Interestingly, Sajeeb Wazed, an Information Technology specialist, political analyst and advisor to Sheikh Hasina, along with Carl Ciovacco, in an article titled ‘Stemming the rise of Islamic Extremism in Bangladesh’ published in the Harvard International Review on November 19, 2008, had underlined the ‘astronomical growth’ of Islamists in the military, claiming that madrassas (religious seminaries) supplied nearly 35 per cent of Army recruits. Indeed, the seminaries in Bangladesh have emerged as the principal medium for fundamentalists to propagate radical ideologies.
The radicalization process has been rooted in Bangladeshi politics since the bloody coup of August 15, 1975, which killed the country’s founding father, Prime Minister Sheikh Mujibur Rahman (Sheikh Hasina’s father). The coup leaders used Islam as an instrument to legitimize and secure their power. Succeeding regimes have collaborated with radical and fundamentalist Islamic political organizations. Indeed, the principal political parties, in their efforts to oust the military from power, maintained tactical relationships with fundamentalist political organizations, giving them unbridled power, which radicalised society and the polity to the core. The AL was guilty of such alliances in the past, though, in its current tenure, it has acted with determination and consistency against Islamist extremist elements in the country.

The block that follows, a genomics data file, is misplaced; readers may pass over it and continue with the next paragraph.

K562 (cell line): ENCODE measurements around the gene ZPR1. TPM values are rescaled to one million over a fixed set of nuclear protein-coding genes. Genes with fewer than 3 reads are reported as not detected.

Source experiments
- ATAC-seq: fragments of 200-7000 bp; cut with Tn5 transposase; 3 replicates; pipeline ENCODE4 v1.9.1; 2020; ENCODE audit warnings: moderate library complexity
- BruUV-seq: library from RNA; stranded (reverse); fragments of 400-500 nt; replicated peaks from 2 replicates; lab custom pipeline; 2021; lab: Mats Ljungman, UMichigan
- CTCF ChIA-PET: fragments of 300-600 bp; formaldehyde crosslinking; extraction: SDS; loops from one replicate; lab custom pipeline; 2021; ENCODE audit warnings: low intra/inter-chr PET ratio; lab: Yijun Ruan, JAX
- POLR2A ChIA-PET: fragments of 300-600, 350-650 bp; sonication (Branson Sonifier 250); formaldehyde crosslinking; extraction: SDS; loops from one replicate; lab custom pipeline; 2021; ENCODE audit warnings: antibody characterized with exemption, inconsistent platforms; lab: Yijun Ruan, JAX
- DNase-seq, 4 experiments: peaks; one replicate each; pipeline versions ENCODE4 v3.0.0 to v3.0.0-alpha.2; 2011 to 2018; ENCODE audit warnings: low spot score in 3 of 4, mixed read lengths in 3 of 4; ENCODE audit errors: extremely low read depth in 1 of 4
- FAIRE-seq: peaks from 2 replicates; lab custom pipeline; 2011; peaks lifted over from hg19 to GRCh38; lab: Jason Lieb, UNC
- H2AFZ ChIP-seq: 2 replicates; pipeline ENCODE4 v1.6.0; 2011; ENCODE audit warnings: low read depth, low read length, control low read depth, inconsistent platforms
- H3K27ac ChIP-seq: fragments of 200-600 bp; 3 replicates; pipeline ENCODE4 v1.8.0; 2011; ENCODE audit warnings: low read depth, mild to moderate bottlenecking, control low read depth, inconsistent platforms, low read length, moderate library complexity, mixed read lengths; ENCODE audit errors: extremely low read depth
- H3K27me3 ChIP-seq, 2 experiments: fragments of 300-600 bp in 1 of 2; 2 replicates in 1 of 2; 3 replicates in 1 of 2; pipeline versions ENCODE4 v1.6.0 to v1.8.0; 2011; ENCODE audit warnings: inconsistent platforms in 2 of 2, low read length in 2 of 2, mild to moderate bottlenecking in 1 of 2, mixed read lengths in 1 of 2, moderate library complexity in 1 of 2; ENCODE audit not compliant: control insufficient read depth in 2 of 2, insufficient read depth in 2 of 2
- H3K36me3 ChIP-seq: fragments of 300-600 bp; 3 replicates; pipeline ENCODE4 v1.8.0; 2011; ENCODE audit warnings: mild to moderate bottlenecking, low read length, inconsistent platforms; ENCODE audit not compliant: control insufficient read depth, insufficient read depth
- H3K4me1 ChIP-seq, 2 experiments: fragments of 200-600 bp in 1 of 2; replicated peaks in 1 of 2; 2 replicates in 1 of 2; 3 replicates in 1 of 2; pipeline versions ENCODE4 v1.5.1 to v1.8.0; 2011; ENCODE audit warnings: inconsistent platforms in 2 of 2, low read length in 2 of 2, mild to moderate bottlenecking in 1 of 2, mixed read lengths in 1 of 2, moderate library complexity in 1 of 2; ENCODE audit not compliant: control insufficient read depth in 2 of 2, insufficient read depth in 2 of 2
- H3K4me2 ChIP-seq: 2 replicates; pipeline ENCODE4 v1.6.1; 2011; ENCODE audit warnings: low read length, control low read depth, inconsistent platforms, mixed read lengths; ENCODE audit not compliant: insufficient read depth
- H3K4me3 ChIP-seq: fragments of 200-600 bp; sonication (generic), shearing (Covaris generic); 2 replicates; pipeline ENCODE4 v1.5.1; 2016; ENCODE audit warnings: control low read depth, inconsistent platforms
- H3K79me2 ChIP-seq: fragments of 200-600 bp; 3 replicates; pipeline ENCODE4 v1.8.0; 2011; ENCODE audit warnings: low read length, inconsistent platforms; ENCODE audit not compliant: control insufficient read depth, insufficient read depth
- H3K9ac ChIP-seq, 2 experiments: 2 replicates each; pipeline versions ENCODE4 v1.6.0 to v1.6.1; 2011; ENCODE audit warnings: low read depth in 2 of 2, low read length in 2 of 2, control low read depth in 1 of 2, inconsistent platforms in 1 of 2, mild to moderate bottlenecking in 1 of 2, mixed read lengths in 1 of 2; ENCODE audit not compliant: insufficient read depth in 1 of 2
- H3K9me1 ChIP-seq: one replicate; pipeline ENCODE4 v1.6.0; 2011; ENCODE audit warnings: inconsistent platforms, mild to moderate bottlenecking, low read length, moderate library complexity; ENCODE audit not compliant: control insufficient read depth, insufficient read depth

On April 2009, the AL Government blacklisted 12 extremist organisations – Harkat-ul Jihad Islami Bangladesh (HuJI-B), Jamaat-ul Mujahideen Bangladesh (JMB), Jagrata Muslim Janata Bangladesh (JMJB), Shahadat-e-al-Hiqma (SAH), Hizbut Touhid, Islami Samaj, Ulema Anjuman al Baiyinaat, HuT, Islamic Democratic Party, Touhid Trust, Tamir-ud-Deen, Alla’r Dal. Four of these 12 groups, including HuJI, SAH, JMJB and JMB, had already been banned during the earlier Bangladesh Nationalist Party (BNP)-Jamaat-e-Islami Bangladesh (JeI) coalition regime.